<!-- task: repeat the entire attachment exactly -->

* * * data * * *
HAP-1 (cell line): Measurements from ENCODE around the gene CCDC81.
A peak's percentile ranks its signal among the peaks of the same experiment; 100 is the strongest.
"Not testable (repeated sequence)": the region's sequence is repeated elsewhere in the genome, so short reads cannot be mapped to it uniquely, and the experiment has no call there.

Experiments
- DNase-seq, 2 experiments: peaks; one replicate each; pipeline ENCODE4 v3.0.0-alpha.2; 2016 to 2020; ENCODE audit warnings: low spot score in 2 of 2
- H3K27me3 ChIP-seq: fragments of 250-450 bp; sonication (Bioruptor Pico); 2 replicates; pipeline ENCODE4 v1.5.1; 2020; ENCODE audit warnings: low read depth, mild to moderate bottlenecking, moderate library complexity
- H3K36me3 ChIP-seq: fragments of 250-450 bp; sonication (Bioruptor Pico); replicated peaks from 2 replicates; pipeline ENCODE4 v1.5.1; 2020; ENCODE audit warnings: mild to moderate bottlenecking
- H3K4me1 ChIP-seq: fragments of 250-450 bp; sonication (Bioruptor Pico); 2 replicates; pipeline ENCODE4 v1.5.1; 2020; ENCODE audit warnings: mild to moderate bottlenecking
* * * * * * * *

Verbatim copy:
HAP-1 (cell line): Measurements from ENCODE around the gene CCDC81.
A peak's percentile ranks its signal among the peaks of the same experiment; 100 is the strongest.
"Not testable (repeated sequence)": the region's sequence is repeated elsewhere in the genome, so short reads cannot be mapped to it uniquely, and the experiment has no call there.

Experiments
- DNase-seq, 2 experiments: peaks; one replicate each; pipeline ENCODE4 v3.0.0-alpha.2; 2016 to 2020; ENCODE audit warnings: low spot score in 2 of 2
- H3K27me3 ChIP-seq: fragments of 250-450 bp; sonication (Bioruptor Pico); 2 replicates; pipeline ENCODE4 v1.5.1; 2020; ENCODE audit warnings: low read depth, mild to moderate bottlenecking, moderate library complexity
- H3K36me3 ChIP-seq: fragments of 250-450 bp; sonication (Bioruptor Pico); replicated peaks from 2 replicates; pipeline ENCODE4 v1.5.1; 2020; ENCODE audit warnings: mild to moderate bottlenecking
- H3K4me1 ChIP-seq: fragments of 250-450 bp; sonication (Bioruptor Pico); 2 replicates; pipeline ENCODE4 v1.5.1; 2020; ENCODE audit warnings: mild to moderate bottlenecking